Hello you, deadly preservice teacher. Thank you for stumbling upon our post- somehow looking up Aboriginal education, First Nations students or outback teaching. We are excited to share with you 3 reasons you should consider teaching in remote outback Australia!
Reason 1: Adventure before life gets in the way
You are young, wild and free. Prime of your life. Chances are you don’t have children, pets, or parents sick or elderly needing you to stay in town. If not now, when? You have lots to offer and are likely to stay longer- which makes you a real asset to remote schools.
You are more likely to be active in your new community- joining a sports team, running after school activities, jogging with your new friends. This involvement will help you create positive relationships with students, families and community members. It will be fun, beneficial to your teaching and make you feel like you belong.
Reason 2: Your passion, energy and engaging
You are fresh, eager and passionate about your new career. You have energy and a spark that older teachers may not have. Your students will love your youth, your vibe, your energy. You know you are early in your career- and you approach everything with an open mind, willingness to learn and are willing to use research based teaching strategies to take risks in your classroom.
With the high turnover of staff in remote communities, new graduates with a passion to learn, with an open mind and with energy to give the time our students need are really a valued asset. As you get older, you have more family commitments from children, to ageing parents to the pull of settling down in a new home- right now, fresh from university is a time when you are less overwhelmed with other things in life and passionate to create change for your students.
Reason 3: It can put a rocket under your career
Teaching in remote communities can advance your career quicker than working in a mainstream school. You will learn additional skills teaching ESLD students, special needs and diverse students. You will hit the ground running and quickly learn differentiation, creating engaging lessons and how to develop relationships with students. You will leave your remote placement with a wealth of experience and understanding that many mainstream teachers never have the opportunity to learn and experience.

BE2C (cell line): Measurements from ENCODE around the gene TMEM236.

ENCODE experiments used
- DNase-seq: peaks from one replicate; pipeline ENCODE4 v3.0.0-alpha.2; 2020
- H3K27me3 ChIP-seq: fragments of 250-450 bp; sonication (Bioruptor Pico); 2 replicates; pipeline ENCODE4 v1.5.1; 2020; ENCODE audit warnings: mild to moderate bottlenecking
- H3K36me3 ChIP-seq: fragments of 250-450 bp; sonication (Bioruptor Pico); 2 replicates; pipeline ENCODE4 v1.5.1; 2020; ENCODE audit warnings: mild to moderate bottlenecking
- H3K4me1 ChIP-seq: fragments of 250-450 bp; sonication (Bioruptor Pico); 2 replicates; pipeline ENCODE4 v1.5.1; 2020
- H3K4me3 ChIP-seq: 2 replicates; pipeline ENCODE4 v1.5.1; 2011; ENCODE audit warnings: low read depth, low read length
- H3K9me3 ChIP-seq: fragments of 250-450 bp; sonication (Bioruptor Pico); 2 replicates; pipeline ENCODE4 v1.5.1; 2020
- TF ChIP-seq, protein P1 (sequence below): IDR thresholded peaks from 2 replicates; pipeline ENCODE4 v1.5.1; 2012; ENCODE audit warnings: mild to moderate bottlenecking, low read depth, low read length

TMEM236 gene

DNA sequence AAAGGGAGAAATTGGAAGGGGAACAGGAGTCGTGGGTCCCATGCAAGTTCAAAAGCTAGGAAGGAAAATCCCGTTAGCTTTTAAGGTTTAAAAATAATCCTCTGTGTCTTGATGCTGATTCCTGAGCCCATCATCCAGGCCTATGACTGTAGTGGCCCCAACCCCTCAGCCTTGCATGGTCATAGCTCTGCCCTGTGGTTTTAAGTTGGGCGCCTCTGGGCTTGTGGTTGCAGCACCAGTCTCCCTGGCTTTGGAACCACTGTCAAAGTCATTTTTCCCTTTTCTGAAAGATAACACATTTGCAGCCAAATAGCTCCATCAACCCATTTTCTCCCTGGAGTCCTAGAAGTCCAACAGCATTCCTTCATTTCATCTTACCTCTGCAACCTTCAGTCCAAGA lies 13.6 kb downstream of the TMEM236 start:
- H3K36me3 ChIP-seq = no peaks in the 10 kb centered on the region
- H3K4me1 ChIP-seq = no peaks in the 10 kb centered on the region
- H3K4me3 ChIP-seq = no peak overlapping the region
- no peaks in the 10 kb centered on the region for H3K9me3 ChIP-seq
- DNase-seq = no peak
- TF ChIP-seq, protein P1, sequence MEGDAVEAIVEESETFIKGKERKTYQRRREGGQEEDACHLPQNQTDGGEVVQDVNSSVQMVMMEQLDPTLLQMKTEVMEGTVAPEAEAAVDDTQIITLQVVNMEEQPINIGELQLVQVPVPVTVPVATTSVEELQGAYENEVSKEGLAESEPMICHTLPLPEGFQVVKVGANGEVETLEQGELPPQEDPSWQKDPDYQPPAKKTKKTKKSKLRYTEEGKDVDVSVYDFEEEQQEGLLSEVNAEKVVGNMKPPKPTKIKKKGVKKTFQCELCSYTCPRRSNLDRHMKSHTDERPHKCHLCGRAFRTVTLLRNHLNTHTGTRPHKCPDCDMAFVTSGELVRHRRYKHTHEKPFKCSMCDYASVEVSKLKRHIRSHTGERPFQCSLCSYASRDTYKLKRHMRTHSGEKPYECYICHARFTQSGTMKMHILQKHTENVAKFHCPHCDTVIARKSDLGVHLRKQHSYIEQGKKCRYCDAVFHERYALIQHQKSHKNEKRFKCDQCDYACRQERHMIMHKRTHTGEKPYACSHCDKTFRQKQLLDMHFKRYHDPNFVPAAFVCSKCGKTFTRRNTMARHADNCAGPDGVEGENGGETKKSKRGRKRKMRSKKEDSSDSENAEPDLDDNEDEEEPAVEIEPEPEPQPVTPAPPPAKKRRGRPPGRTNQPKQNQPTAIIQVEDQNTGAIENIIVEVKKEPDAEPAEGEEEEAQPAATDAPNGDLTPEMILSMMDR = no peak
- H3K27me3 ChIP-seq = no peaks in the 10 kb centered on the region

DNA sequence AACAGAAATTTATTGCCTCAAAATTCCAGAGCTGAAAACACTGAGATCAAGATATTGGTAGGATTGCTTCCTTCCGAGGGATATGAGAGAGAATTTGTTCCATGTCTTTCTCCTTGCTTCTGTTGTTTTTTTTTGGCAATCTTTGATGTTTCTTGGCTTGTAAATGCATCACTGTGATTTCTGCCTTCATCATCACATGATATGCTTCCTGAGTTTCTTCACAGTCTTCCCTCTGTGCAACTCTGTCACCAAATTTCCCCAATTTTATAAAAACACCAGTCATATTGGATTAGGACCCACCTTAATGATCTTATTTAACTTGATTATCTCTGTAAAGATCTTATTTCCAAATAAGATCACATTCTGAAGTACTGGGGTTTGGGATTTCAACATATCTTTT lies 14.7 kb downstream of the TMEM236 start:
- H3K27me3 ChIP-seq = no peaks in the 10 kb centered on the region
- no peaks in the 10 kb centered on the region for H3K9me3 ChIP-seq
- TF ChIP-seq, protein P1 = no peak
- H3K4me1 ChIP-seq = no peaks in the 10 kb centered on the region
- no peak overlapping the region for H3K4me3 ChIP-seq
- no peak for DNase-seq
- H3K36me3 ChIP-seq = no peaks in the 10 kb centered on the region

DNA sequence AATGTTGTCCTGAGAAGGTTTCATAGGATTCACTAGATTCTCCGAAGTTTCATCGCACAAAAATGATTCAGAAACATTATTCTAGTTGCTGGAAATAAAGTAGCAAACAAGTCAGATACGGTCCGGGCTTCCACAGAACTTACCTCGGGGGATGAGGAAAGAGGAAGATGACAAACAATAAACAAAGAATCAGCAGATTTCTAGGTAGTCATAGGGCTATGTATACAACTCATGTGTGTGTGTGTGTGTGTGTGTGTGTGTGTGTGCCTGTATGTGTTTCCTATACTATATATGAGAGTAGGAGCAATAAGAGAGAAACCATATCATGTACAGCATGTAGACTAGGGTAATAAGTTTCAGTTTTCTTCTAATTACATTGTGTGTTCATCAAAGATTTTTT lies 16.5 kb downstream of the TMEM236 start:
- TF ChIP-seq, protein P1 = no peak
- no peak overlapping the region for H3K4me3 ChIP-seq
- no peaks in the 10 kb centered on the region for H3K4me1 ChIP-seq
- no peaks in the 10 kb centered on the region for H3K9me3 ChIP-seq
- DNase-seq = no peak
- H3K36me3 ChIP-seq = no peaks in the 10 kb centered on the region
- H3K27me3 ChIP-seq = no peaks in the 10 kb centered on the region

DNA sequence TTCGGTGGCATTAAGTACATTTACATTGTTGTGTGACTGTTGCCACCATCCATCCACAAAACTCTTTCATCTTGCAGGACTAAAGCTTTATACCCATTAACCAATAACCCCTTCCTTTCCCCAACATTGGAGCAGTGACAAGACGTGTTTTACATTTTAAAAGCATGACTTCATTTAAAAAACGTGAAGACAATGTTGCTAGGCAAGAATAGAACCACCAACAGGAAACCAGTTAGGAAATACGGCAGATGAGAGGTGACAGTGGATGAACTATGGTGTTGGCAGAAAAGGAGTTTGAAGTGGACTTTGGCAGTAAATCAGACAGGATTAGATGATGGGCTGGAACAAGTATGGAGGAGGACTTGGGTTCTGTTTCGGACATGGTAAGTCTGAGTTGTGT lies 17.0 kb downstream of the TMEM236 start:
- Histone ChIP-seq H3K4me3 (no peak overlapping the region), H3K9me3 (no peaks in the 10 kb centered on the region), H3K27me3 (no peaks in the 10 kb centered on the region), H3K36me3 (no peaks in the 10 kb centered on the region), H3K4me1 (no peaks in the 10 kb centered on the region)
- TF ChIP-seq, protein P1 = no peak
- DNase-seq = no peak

You will likely also get opportunities to act in higher roles, be promoted to leadership roles in small schools with less competition. If you express an interest you may even be given the opportunity to work shadow or be mentored. This can put you in great stead when you choose to make your next career move.
You will get benefits and incentives in excess of your usual teaching wage- a great chance to get ahead with your savings (if you are smart with your money). One of the great incentives could be the sabbatical or extra leave that some states/territories have for working a set amount of years- ie. work three years get a term off in WA.
Remote teaching can be tough- be warned
It is always important to go into new jobs, new locations and new stages of life with knowledge and an open mind.
Remote teaching can be very challenging. It is not for everyone. If you don’t feel like your university course is preparing you well enough for mainstream, if you are not confident in your teaching ability yet, if you struggle to maintain behaviour in your teaching practicum- remote teaching is unlikely the best move for you- yet.
Being open to support from your colleagues, being ready to ask for help, being open to feedback, being willing to learn- will all help you be the best remote teacher you can be. And ultimately help you get the best outcomes for your students.
Want to learn more about teaching remote? Consider joining our groups: Teachers in Remote Communities (Past, Present, Future), Australian Outback Beginning Teachers, Australian High School Teachers.
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